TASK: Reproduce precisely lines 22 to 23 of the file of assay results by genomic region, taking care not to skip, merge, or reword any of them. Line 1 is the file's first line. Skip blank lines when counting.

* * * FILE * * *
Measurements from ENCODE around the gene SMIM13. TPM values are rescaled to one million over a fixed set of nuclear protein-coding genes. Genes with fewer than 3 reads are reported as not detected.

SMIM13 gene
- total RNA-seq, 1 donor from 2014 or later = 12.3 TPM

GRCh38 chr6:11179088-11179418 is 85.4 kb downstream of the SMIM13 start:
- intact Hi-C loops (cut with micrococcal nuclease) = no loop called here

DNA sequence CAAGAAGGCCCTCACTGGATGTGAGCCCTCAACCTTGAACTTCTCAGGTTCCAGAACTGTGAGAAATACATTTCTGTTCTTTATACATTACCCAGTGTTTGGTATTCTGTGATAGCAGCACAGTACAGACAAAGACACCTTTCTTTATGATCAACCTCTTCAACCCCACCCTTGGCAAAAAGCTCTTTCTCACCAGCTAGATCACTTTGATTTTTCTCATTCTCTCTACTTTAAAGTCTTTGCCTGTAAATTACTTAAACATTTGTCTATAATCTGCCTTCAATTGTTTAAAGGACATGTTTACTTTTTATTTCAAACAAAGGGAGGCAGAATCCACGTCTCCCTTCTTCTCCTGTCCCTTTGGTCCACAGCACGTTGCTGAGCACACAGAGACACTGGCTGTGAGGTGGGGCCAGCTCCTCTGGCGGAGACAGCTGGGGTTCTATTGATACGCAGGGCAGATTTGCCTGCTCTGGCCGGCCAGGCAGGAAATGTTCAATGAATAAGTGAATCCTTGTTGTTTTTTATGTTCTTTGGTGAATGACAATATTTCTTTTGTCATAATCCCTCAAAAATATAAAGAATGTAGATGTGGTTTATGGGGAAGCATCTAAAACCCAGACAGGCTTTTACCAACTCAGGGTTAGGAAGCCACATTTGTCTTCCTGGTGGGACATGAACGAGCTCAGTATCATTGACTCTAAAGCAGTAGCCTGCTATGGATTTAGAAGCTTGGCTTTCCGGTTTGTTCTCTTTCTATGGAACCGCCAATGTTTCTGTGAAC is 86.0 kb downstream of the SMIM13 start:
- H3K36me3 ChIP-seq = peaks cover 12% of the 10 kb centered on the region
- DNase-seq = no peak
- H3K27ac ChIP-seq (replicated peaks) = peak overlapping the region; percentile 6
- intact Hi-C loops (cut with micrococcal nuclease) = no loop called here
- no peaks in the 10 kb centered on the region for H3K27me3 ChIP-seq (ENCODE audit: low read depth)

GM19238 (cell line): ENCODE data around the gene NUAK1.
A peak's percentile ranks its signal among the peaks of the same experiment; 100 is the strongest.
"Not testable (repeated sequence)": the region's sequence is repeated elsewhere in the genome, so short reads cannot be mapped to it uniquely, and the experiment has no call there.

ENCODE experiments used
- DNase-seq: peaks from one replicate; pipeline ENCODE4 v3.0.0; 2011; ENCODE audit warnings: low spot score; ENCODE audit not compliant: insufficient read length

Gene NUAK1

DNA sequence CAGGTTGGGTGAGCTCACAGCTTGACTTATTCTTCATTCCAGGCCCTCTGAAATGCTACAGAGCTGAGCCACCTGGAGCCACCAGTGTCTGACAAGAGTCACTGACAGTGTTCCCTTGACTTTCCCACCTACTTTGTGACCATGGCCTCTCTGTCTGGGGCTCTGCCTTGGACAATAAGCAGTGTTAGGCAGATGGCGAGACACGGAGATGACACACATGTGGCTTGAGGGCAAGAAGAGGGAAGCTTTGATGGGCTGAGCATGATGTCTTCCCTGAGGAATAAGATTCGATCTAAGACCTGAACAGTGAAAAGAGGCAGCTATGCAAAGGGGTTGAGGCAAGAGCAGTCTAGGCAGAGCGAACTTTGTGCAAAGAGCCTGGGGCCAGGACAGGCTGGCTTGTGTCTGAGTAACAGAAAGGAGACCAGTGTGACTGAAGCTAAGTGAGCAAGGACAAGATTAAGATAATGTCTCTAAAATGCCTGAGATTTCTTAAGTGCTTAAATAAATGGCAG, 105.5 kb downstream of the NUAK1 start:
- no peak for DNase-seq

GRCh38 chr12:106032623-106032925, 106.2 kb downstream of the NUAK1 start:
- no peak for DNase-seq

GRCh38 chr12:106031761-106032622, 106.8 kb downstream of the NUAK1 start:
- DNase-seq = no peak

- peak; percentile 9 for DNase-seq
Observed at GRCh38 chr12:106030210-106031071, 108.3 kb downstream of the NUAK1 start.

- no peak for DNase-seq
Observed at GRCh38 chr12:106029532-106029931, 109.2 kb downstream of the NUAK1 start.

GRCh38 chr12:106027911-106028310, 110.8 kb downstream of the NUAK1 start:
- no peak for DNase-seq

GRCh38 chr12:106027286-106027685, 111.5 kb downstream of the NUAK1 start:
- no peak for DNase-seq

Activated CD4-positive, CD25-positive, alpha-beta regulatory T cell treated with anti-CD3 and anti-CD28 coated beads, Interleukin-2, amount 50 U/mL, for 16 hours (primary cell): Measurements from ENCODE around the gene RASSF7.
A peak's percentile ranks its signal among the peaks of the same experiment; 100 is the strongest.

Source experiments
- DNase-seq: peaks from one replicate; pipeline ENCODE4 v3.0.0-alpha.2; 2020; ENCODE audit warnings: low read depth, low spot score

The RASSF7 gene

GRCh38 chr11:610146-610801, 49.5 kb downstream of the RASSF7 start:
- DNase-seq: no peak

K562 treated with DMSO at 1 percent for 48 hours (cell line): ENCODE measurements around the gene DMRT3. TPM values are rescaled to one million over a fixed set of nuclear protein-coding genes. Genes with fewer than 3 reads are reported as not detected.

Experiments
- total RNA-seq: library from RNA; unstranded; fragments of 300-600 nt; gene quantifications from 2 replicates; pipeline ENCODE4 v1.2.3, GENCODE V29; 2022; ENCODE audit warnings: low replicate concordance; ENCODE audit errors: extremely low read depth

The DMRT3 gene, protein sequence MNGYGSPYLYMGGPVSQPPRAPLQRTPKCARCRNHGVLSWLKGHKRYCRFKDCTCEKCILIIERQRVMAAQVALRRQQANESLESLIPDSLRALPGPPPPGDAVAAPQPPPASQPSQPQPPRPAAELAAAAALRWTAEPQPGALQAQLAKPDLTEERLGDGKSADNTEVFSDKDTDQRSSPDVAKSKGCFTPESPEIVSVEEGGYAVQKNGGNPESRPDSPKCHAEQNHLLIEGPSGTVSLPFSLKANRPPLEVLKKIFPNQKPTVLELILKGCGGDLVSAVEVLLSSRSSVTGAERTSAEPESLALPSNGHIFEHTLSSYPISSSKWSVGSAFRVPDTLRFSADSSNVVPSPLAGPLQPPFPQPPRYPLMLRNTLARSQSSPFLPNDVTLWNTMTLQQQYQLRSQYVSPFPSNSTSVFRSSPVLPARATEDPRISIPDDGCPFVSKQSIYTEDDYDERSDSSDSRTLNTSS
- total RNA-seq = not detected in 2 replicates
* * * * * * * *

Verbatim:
GRCh38 chr12:106031761-106032622, 106.8 kb downstream of the NUAK1 start:
- DNase-seq = no peak